When work, life, and social media collide to create the conditions we typically describe as “busy,” one result is that we fail to fully appreciate. We have only enough margin to partially engage in the process of being thankful, which limits our impact.
Looking more closely at being thankful, we might describe it in three steps.
First, there is the moment of simply recognizing that something good has happened. At work, this “good” might be someone’s effort that landed the big win or another’s unselfish moment to teach coworkers how to be more effective. At home, this is our partner’s daily effort to maintain order, the kids helping around the house, and the neighbor walking our trash can up the driveway for us.
For some of us, even the act of identifying the good around us is a cognitive challenge. It’s not that we’re insensitive jerks, it’s just that too often we’re simply looking the other way. (Incidentally, that “other way” is often forward. We sacrifice the moment for the sake of progress.)
Next in the process of being thankful is reflecting on the impact of the good we recognize. Ok, for some things, noticing is good enough. But for the things that matter, there is no way to properly appreciate the good (i.e. be thankful) unless we literally stop what we’re doing, stop talking, stop scrolling, stop competing…and dedicate a moment to exploring the positive effect that is happening as a result.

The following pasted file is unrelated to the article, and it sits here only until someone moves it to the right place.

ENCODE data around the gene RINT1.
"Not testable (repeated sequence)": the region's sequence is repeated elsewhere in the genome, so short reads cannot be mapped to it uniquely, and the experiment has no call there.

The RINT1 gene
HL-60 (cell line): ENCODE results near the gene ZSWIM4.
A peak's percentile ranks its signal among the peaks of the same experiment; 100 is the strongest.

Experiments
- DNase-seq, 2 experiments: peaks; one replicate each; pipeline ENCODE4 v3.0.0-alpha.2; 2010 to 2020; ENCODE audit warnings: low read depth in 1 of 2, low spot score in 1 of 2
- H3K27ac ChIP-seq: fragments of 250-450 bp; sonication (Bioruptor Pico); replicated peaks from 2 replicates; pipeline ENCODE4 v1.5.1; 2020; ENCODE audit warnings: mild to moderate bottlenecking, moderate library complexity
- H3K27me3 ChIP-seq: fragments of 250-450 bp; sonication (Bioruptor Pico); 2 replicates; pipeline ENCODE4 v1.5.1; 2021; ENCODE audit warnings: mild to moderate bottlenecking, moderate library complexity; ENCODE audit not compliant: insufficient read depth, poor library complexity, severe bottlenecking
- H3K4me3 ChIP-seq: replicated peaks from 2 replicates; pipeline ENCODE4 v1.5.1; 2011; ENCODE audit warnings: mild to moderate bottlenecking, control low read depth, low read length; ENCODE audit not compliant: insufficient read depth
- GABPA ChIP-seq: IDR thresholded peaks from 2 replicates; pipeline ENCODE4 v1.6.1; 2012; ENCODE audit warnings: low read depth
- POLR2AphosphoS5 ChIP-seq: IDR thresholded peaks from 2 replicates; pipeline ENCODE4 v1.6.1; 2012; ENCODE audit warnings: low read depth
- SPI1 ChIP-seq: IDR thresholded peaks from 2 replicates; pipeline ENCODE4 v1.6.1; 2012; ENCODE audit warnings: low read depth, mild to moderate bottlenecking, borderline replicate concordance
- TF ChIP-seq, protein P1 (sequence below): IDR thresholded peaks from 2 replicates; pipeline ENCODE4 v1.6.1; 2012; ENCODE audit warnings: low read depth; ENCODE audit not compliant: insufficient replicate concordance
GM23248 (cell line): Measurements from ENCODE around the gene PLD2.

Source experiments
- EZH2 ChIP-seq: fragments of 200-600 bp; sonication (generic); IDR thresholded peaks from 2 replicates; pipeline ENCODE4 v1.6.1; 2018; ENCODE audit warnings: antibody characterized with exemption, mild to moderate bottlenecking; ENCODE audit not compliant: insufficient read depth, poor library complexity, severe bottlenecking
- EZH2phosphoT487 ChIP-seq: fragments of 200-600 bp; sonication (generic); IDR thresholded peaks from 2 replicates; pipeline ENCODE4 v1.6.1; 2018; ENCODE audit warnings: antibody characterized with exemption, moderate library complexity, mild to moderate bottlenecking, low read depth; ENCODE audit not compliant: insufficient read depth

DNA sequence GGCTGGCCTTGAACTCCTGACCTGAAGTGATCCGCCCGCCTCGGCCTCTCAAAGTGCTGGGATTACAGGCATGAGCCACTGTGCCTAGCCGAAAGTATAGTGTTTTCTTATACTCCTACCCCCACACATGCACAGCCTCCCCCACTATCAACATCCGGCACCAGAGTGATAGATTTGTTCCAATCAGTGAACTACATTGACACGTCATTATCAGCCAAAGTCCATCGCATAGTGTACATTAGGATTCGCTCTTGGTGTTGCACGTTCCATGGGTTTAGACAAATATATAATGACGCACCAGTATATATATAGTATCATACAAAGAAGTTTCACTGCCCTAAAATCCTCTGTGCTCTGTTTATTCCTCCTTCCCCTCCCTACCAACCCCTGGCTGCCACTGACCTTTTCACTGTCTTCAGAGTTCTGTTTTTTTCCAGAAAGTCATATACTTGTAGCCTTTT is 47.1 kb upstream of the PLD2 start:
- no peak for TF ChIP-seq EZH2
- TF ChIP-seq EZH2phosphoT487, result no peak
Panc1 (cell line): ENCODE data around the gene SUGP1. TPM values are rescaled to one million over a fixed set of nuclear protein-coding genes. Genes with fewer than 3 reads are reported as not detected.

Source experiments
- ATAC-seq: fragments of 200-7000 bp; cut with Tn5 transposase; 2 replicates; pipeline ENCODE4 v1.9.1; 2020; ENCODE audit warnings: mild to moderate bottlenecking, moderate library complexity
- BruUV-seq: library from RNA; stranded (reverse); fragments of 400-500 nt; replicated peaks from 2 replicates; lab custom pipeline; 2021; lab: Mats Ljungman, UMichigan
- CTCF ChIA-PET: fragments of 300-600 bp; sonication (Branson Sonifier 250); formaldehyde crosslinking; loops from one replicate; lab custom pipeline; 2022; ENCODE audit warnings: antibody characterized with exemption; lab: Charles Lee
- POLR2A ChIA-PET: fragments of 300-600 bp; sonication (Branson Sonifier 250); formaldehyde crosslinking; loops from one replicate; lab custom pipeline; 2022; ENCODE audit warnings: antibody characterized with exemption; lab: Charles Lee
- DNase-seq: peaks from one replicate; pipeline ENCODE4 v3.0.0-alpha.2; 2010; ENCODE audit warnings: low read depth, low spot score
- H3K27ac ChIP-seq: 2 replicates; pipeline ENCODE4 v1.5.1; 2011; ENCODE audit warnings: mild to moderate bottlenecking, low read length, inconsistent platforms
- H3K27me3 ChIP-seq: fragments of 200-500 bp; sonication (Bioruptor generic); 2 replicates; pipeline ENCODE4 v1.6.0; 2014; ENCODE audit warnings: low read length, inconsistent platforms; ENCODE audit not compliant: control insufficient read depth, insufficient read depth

Reflecting is the hardest step because engineering a pause anywhere in our hectic day is a monumental achievement. Nonetheless, the people doing good for us really do deserve a moment to appreciate their significance. How are they saving us time, energy, and effort? In what ways are they making the team better? What are they doing that we didn’t ask them to do? Discovering the answers is an intentional process.
Finally, it’s time to do something with that awareness by expressing thanks in a sincere, deliberate way. People want to know they matter, that their efforts make an impact. Many will do their work selflessly, but almost all will do it better with praise. Plus, appreciation is free, arguably the most cost-effective activity we can engage in. It is fuel for growing our teams, strengthening our families, and building our communities.
So, being thankful is recognizing the good, reflecting on its impact, and expressing gratitude to those who matter. Most days, we barely get to the first step. Partial thanks. Today, let’s try to go all the way.
P.S. Upon reflecting, I fully recognize that you have many other places you could spend your time. Yet, you choose to make The Military Leader part of your day and part of your leadership journey. I greatly appreciate that you do. I’m thankful for the engagement you create, the impact you have, and for sharing this resource with your people. Without you, this doesn’t exist. Thank you!
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